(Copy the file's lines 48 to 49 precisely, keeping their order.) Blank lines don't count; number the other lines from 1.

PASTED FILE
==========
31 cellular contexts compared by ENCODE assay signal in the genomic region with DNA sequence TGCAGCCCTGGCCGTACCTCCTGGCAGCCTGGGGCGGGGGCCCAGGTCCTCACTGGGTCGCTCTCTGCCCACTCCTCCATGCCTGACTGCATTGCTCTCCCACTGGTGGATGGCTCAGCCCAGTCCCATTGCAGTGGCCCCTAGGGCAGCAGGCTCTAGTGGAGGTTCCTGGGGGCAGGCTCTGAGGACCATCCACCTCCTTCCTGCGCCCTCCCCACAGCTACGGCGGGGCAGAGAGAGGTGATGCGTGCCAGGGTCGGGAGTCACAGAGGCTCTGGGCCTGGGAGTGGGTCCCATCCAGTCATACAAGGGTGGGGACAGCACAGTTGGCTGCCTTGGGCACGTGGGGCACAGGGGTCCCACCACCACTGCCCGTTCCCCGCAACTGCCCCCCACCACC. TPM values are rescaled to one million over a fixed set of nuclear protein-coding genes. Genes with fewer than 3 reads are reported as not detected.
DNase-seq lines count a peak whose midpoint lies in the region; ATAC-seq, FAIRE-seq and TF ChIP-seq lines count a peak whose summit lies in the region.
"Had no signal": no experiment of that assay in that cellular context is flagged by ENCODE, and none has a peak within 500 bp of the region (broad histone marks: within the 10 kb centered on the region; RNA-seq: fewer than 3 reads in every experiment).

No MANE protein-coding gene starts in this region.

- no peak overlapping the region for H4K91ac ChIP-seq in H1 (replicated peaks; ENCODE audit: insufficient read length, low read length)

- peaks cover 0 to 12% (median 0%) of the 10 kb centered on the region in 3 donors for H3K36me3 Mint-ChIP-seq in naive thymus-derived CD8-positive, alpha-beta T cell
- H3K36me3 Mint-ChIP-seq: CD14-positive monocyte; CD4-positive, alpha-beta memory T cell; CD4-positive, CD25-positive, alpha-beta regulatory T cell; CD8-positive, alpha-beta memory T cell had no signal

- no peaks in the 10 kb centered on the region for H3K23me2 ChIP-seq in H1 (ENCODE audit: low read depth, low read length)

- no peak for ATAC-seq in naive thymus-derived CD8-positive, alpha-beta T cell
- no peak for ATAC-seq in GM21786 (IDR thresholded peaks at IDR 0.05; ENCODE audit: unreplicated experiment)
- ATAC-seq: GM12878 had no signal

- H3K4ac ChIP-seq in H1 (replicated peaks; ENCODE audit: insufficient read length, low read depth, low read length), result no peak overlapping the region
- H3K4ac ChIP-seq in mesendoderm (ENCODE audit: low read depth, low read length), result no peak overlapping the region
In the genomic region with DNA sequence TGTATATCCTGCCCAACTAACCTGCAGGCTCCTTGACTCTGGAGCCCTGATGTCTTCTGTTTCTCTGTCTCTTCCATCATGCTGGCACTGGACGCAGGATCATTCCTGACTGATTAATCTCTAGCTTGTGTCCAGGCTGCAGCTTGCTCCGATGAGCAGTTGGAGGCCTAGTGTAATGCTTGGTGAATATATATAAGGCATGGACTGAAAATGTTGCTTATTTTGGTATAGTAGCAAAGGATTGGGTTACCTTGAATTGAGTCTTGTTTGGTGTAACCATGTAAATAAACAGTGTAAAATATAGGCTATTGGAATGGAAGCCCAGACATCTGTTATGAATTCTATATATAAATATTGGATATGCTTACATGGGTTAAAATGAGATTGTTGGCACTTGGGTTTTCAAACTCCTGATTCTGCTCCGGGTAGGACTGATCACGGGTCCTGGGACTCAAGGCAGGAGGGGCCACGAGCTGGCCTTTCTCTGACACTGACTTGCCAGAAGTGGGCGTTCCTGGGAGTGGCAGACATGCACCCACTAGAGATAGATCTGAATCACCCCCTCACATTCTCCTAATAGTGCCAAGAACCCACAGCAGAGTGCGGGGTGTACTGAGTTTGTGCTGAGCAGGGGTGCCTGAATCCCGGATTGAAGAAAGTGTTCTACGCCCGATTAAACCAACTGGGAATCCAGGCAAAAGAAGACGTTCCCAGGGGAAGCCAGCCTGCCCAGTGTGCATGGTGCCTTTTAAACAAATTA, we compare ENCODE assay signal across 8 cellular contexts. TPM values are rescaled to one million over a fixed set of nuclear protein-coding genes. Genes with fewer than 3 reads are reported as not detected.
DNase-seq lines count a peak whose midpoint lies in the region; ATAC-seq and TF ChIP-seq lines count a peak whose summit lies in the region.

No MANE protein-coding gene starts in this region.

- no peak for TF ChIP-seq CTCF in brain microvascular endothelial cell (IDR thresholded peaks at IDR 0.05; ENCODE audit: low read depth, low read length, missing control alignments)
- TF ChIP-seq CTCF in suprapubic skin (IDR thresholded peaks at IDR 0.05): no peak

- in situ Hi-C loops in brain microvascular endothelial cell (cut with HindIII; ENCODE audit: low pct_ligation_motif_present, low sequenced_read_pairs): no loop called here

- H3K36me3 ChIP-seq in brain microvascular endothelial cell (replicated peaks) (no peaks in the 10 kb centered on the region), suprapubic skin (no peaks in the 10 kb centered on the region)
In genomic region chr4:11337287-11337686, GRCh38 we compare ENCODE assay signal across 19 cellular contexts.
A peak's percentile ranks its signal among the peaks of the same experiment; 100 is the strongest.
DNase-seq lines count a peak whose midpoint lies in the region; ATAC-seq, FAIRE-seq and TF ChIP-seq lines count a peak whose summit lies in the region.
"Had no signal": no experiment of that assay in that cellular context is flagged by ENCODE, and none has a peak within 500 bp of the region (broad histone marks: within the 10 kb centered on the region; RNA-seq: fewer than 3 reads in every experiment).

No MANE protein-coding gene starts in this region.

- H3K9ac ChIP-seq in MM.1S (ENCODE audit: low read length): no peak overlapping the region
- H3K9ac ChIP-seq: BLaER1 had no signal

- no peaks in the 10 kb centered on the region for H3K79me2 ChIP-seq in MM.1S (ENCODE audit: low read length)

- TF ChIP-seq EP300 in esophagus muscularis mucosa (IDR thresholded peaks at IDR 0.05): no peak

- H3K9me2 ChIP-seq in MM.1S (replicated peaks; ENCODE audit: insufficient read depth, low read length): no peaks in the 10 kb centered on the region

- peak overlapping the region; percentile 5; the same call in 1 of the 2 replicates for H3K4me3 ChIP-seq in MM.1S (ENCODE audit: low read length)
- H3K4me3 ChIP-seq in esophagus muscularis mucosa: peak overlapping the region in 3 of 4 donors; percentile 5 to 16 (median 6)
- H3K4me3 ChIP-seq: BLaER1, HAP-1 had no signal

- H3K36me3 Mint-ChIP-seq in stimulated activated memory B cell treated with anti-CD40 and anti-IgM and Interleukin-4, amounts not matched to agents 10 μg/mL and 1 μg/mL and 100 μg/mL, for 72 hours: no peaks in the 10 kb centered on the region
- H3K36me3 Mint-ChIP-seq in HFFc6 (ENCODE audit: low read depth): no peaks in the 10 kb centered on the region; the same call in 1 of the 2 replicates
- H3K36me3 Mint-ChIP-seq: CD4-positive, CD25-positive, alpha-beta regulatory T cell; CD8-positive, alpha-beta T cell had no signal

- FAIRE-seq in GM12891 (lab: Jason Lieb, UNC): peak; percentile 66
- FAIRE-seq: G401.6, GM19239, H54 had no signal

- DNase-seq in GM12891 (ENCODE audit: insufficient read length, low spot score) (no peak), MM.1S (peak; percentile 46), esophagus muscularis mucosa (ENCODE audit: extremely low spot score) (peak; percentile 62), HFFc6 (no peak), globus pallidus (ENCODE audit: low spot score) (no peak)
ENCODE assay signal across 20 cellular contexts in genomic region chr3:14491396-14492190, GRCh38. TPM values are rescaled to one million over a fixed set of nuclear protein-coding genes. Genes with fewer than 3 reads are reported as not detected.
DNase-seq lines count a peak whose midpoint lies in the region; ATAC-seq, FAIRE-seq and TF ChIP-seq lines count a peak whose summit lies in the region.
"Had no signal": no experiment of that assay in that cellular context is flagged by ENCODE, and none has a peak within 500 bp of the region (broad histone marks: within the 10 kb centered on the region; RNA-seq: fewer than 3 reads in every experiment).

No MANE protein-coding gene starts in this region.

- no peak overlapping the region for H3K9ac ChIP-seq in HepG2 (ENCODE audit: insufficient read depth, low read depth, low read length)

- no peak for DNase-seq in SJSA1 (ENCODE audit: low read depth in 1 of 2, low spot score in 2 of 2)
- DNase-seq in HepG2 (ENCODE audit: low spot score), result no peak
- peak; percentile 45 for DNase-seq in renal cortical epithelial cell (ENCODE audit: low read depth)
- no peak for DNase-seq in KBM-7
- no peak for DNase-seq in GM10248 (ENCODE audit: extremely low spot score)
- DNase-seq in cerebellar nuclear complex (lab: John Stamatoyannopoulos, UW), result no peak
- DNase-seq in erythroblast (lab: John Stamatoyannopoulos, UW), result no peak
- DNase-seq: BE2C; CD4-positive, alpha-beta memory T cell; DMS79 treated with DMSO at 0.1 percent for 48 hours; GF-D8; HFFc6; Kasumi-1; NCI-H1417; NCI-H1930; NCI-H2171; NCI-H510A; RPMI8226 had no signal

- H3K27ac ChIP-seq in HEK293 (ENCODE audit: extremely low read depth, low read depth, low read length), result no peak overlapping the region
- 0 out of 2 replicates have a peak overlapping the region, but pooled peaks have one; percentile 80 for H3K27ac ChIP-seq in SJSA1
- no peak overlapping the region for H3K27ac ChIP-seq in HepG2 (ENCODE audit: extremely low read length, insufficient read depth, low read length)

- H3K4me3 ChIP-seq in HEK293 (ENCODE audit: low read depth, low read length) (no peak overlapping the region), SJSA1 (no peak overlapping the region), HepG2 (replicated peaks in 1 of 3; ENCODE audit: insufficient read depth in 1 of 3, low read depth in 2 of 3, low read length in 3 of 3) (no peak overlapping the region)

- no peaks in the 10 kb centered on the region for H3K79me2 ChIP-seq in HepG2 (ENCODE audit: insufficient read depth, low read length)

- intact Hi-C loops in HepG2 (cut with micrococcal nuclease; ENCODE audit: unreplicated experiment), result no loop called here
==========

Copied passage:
- no peak for DNase-seq in KBM-7
- no peak for DNase-seq in GM10248 (ENCODE audit: extremely low spot score)